boys3Even for someone like me who loves the Watchmen graphic novel and movie (and hopefully the HBO spin-off series incoming this Autumn), The Boys is like a breath of fresh air. It deliberately sets out to undermine the traditions of the genre, full of gratuitous violence, sex and swearing and sending up most every standard trope that is celebrated in most any Marvel or DC superhero movie. We like to imagine that most anyone given superpowers would be like Captain America or Spider Man or Ant Man, you know, basically good and decent and set on ‘doing the right thing’ but the truth is, people aren’t inherently noble, are not generally incorruptible- people are usually greedy and selfish and self-centered, and most people given super powers would as likely be jerks abusing those powers as they would becoming noble, selfless heroes.

These guys lie and kill with wild abandon, and with no supervillains to keep them in check or validate their existence they run amok abusing their powers/position and manipulate public opinion through corporate videos and events. We can recognise the manipulation of social media and celebrity culture and it all looks pretty realistic.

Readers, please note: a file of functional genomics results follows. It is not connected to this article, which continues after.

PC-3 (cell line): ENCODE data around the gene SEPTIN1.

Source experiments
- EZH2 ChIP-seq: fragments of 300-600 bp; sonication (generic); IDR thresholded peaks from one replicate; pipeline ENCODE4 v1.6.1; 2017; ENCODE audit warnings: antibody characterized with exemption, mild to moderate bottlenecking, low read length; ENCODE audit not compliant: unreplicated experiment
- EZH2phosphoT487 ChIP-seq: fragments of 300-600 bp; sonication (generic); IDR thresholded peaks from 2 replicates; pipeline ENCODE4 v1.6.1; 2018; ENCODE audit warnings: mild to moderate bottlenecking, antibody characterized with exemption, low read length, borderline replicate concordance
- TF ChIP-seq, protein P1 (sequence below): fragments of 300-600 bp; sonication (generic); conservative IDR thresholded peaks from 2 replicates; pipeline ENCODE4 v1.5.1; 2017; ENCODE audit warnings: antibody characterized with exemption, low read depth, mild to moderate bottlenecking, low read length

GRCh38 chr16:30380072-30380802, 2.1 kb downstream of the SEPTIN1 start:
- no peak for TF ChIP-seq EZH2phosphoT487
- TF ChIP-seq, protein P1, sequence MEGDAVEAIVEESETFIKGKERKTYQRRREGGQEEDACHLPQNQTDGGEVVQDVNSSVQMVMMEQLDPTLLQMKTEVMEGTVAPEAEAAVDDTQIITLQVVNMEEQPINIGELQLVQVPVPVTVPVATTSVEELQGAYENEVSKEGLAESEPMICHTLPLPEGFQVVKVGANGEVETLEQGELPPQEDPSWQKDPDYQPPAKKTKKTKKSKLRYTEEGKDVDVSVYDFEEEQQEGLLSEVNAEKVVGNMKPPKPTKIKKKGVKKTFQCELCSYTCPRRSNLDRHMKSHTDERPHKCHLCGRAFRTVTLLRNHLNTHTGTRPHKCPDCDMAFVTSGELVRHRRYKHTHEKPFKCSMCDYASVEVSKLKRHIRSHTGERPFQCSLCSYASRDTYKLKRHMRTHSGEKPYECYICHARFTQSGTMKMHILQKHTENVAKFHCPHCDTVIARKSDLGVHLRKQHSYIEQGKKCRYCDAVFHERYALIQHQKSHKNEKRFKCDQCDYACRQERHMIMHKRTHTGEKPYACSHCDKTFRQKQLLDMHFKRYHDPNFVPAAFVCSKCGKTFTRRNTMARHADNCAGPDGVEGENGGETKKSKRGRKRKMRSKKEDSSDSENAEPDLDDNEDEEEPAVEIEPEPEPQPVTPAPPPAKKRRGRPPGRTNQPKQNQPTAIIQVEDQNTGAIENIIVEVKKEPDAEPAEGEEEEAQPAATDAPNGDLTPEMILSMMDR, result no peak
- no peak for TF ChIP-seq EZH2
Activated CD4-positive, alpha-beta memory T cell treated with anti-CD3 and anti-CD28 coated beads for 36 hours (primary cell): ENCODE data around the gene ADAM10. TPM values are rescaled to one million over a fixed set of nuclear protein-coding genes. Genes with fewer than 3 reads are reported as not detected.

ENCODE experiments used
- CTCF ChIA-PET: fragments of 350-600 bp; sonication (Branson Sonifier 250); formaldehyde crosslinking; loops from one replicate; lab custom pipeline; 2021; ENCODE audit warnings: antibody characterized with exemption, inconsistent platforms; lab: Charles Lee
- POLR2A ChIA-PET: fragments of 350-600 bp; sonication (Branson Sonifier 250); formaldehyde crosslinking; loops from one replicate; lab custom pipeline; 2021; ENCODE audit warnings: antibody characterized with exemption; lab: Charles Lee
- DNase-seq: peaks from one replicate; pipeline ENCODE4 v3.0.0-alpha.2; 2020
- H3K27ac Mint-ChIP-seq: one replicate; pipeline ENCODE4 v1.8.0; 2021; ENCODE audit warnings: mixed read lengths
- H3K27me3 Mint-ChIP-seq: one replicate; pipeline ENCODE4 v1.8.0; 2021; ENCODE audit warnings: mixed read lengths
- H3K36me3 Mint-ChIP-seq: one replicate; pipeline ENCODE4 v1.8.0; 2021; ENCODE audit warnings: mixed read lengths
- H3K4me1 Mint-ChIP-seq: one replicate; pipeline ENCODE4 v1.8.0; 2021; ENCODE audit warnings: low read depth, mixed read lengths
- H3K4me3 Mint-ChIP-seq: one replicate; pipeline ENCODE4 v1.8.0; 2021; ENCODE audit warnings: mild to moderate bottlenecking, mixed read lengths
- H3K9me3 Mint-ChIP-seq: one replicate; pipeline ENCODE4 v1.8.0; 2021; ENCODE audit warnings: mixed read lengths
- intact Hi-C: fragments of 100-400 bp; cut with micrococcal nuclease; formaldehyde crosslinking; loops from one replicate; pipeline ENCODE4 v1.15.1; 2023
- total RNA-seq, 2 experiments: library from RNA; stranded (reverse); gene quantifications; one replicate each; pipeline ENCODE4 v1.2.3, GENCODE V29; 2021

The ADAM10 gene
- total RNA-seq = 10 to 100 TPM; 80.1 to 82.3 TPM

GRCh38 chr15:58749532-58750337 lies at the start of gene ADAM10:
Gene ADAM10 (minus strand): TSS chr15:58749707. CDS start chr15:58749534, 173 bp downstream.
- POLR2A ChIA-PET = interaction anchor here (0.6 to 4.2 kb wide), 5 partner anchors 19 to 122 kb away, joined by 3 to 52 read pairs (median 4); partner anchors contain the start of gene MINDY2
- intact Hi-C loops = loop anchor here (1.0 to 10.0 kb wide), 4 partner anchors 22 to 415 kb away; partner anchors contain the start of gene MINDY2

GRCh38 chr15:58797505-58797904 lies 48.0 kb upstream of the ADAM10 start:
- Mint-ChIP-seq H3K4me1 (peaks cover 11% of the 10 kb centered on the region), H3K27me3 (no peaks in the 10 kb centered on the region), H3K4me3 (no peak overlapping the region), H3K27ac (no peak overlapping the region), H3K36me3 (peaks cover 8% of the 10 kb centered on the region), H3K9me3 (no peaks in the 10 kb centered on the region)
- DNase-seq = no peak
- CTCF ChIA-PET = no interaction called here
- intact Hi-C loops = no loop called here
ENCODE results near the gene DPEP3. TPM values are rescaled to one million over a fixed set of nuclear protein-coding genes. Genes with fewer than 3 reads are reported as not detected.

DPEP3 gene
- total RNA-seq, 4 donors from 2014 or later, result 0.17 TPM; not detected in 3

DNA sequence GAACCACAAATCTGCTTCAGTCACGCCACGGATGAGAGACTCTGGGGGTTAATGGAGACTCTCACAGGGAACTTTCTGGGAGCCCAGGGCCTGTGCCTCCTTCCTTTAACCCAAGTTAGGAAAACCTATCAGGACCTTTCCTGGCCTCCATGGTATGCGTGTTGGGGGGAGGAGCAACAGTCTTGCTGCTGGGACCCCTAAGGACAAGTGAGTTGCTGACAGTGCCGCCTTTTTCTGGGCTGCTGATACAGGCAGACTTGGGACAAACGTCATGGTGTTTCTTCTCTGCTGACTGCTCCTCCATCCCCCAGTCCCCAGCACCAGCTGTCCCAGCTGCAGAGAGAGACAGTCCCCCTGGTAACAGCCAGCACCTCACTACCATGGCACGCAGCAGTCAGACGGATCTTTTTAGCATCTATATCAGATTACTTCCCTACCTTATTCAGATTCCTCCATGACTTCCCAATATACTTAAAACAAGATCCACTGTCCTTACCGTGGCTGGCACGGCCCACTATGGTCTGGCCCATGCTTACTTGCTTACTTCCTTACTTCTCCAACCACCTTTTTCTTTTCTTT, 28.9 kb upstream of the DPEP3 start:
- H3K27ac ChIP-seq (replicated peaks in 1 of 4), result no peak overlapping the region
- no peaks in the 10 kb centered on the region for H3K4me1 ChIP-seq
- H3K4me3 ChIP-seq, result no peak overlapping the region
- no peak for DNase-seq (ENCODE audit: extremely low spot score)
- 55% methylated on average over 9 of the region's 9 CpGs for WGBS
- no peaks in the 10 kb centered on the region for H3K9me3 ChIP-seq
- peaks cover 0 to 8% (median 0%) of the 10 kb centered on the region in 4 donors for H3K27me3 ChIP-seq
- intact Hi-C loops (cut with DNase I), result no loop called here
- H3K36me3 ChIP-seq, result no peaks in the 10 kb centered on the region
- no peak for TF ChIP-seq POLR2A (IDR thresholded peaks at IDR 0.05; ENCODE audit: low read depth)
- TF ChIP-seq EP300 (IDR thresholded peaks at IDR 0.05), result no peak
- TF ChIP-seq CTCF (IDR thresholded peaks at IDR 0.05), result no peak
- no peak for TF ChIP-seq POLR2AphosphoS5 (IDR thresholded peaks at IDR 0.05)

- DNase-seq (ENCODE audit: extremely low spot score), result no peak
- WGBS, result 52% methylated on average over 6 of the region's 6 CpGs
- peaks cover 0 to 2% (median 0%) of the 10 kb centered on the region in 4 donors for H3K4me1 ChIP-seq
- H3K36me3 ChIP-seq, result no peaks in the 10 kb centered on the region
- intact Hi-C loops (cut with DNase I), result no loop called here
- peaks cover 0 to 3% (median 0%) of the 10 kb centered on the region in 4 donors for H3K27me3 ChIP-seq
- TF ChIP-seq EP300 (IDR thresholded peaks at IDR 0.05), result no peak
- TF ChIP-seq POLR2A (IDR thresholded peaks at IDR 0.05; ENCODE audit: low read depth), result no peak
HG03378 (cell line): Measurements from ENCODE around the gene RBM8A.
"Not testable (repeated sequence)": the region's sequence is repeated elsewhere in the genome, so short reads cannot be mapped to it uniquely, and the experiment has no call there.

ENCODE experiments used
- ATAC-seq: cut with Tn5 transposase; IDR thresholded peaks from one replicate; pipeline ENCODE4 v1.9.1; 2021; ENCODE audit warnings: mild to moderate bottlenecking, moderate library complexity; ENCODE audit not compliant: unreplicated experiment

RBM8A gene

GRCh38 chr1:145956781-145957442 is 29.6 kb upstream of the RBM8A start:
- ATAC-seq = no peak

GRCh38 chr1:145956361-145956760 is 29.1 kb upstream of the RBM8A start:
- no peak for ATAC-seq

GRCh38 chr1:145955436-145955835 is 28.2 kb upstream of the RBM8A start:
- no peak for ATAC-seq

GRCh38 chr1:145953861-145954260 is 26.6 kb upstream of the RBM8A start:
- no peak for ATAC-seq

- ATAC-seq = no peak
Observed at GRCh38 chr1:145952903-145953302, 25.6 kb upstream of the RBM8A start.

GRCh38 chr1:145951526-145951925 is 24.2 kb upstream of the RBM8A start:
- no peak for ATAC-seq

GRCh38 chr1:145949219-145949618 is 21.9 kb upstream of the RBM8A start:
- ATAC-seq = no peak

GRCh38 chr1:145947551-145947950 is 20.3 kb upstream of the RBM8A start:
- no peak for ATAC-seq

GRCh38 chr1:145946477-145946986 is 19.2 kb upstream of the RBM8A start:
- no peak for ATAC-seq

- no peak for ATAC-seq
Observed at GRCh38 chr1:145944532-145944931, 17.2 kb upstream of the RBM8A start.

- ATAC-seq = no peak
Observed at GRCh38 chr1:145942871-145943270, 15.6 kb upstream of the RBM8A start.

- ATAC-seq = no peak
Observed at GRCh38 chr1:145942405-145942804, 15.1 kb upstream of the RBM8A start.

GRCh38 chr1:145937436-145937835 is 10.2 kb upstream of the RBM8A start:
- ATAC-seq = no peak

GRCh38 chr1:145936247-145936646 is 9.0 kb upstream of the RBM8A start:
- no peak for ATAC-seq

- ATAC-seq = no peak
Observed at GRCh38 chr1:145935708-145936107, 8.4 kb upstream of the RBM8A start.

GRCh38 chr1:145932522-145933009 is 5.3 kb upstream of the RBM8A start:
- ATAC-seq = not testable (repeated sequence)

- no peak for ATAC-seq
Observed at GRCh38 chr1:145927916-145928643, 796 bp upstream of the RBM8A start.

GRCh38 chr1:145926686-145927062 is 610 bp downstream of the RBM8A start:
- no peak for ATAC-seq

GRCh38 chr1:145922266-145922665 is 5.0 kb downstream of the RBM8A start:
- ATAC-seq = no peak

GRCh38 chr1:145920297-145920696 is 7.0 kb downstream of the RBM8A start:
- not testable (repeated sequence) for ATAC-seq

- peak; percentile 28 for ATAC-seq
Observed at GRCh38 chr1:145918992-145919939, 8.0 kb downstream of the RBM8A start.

The Boys benefits from coming out of nowhere, I think, as it constantly surprises. I gather many things are changed from the original comic book (some characters have changed sex and race, for instance) but part of the fun remains spotting the representations of familiar superheroes like Superman, Wonder Woman, Batman and Aquaman, and how The Boys variants are shown as horrible jerks and twisted shadows of the DC counterparts. It can run fast and loose and isn’t at all weighed down by, say, seventy years of comics mythology that weighs down the traditional superhero characters- and as it deliberately intends to shock and surprise it just gets wilder and funnier and, yes, quite disturbing at times. The wanton gory human collateral of the superheroics is a brutal reminder of what the traditional genre movies rather forget- you cannot destroy skyscrapers or cities etc without killing dozens or hundreds of regular innocents, and watching HIghlander gorily cut apart dozens of ‘terrorists’ because they are not American, or leave a plane of civilians to die because he messed up the rescue, can be very sobering indeed. He could be a hero like Superman, but instead he’s an asshole, because he’s only human, afterall. And the Boys need to take him down.

Yeah, great stuff, and very well done. Its gory and violent and funny and quite a surreal commentary on the celebrity-obsessed, social media culture we are living in. The cast and the production design and scripts are terrific and I really can’t fault it at all. I look forward to season two next year.

Last Week: This Matrix may have a score to settle